Steel yourself!

A Valentiny Mystery (184 words)

Mama’s working busily
Making something I can’t see.
“What’s that?” I ask her quizzically.
“Try to guess,” she answers me.
“It’s a little mystery.
I’ll give you clues.  Think carefully,
And figure out what it could be!
It’s something red.”

What could it be?

“Ribbon? Wagon? Redwood tree?”

Ooh! I love a mystery!

“It’s something sweet and sugary.
And something red.”

What could it be?

“Candy apple? Raspberry?”

Hmm… it’s still a mystery!

“It’s something heart-shaped perfectly,
And something sweet and sugary.
And something red.”

What could it be?

“A candy heart? A strawberry?”

Hmmm… it’s still a mystery!

“It’s something super sparkly.
And something heart-shaped perfectly.
It’s something sweet and sugary.
And something red.”

What could it be?

“A sparkle-sprinkled chocolate cherry?”

Golly! What a mystery!

By now, it smells deliciously!
I know it’s super sparkly. . .
I know it’s heart-shaped perfectly. . .
I know it’s sweet and sugary. . .
It’s something red. . .

What could it be?

“I’ve got it!” I say gleefully.
“I figured out the mystery!
It’s my Valentiny cookie!”
Made by Mama just for me!

I warned you. . . 🙂

Never let it be said that I’m not willing to embarrass myself for you! 🙂

And now you all hopefully feel filled with confidence in your own entries because certainly they are all FAR better than that!

I can’t wait to read all of yours!  I’m SO looking forward to them!  I hope there will be LOTS – the more the merrier!  And you still have until midnight Friday to write, so you have time if you haven’t written yet.  Feel free to spread the word to your writing friends as well.  And your reading friends – parents, teachers, etc.  The more people who read and enjoy your stories, the better!!!


Contest Entrants, remember to add your post-specific link to the list below so we can all come read your awesome stories!  (Post-specific means not your main blog url, but the actual url of the post that has your story in it – otherwise if you post again before the contest ends, your link will take readers… and judges!… to the wrong place!)  Please allow a few minutes and possibly refresh your browser before deciding that your link hasn’t posted and adding it a second time or emailing it to me.

Eager Readers – click on the links in the list to visit the blogs and read the stories.  And be sure to read the 90 fabulous entries posted in the comment section below!!!

Happy Valentines Week, Everyone! 💕

Scroll through the comments to find these wonderful stories! Titles are direct links.

  1. Shelly & Saul – Sue Lancaster
  2. Bags Of Love – Laura Howard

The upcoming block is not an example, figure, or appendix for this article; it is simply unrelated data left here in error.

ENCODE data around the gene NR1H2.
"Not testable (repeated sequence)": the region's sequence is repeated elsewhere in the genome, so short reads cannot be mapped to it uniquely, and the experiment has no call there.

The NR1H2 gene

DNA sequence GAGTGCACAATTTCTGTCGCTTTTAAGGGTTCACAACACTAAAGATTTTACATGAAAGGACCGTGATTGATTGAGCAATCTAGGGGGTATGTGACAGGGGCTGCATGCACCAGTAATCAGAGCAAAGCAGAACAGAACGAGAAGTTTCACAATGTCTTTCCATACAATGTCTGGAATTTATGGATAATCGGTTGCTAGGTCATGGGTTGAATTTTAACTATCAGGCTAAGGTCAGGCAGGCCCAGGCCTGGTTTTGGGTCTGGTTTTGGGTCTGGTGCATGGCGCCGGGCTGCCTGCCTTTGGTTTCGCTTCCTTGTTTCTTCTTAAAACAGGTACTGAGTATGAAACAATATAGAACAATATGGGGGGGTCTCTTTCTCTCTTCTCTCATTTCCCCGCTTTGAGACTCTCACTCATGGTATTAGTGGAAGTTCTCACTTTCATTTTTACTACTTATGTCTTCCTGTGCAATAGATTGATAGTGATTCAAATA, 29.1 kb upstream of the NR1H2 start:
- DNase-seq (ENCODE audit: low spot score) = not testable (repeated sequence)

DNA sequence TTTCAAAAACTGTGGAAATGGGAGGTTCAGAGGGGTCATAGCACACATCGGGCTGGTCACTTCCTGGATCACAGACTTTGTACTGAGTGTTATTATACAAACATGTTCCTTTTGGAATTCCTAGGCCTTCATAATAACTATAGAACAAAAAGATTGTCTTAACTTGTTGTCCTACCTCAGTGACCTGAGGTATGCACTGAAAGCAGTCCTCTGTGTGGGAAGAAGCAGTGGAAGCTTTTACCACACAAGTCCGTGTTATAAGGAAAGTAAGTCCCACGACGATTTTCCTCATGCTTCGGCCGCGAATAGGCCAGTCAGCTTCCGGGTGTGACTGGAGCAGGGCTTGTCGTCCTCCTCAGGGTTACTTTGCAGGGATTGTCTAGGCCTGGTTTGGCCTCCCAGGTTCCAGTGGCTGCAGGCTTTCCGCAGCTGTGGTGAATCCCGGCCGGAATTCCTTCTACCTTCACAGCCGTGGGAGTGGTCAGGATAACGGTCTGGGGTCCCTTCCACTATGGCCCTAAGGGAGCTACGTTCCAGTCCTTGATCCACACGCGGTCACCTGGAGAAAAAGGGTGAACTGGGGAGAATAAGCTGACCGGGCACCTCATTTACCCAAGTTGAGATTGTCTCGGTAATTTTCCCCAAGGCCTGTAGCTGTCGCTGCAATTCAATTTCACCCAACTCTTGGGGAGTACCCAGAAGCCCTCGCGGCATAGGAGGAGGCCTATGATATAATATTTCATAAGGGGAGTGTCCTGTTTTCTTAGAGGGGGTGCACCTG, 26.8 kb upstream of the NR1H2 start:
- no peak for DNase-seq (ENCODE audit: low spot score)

3. Some Bunny Loves You – Laura Howard
  4. I Don’t Need A Valentine – Deb Buschman
  5. Sending Love – Chelsea Tornetto
  6. My Sunny Valentine – Glenda Roberson
  7. What Makes Your Heart Beat? – Beth Brody
  8. The Perfect Valentine’s Playdate – Deb Sullivan
  9. The Heart – Nina Nolan
  10. Love And My Teddy – Tracy Curran
  11. Crazy, Foolish Love – Tracy Curran
  12. The Chocolate Beast – Megan Walvoord
  13. How To Fix A Broken Heart – Paul Roncone
  14. Little Card’s Purpose – Theresa Kiser
  15. Valentine Story 2020 – Shariffa Keshavjee
  16. A Robot’s Valentine’s Day – Susan Summers
  17. Mystery Valentine – Lindsey Hobson
  18. The Hunter Games – Anne Lipton
  19. Cupid’s Love Trials – Katrina Swenson
  20. Will You Be Mine? – Ryan Roberts
  21. I Snorfle You – Sara Ackerman
  22. Signed Sealed Delivered – Delia Black
  23. A Shelter Dog’s Valentine – Anne Bromley
  24. The Curious Concoction – Stacey Miller
  25. Crabby’s Heart Speaks – Rebecca Loescher
  26. Valentine Clue – Alicia Fadgen
  27. Cupid’s Confusion – Alicia Fadgen
  28. Cupid’s World – Alicia Fadgen
  29. The Perfect Valentine – Maryna Doughty
  30. Jigna’s Valentine – Gabrielle Cardwell
  31. Moe’s Valentine’s Day Discovery – Kelsey Gross
  32. The Rose Thief – Margaret Aitken
  33. The Egg – Rebecca Woodall
  34. How Do You Write A Poem? – Belen Medina Cabot
  35. Missing Hearts – Bru Benson
  36. An Antique Valentine – Abbi Lee
  37. My Piggy Valentine – Claire Lewis
  38. Romeo And Jellyette – Kristy Roser Nuttall
  39. The Lost Valentine – Ellie Langford
  40. Mia Flying Heart Girl – Lily Erlic
  41. Squirrel’s Surprise – Darci Nielson
  42. Sylvia’s Special Valentine – Vanessa Cicarelli
  43. This Arrow Is Narrow – Linda Staszak
  44. Valentine’s Day Is Gross – Ranessa Doucet
  45. The Art Of The Heart – Wikki Krawczyk
  46. Valentine Equation – Claire Bobrow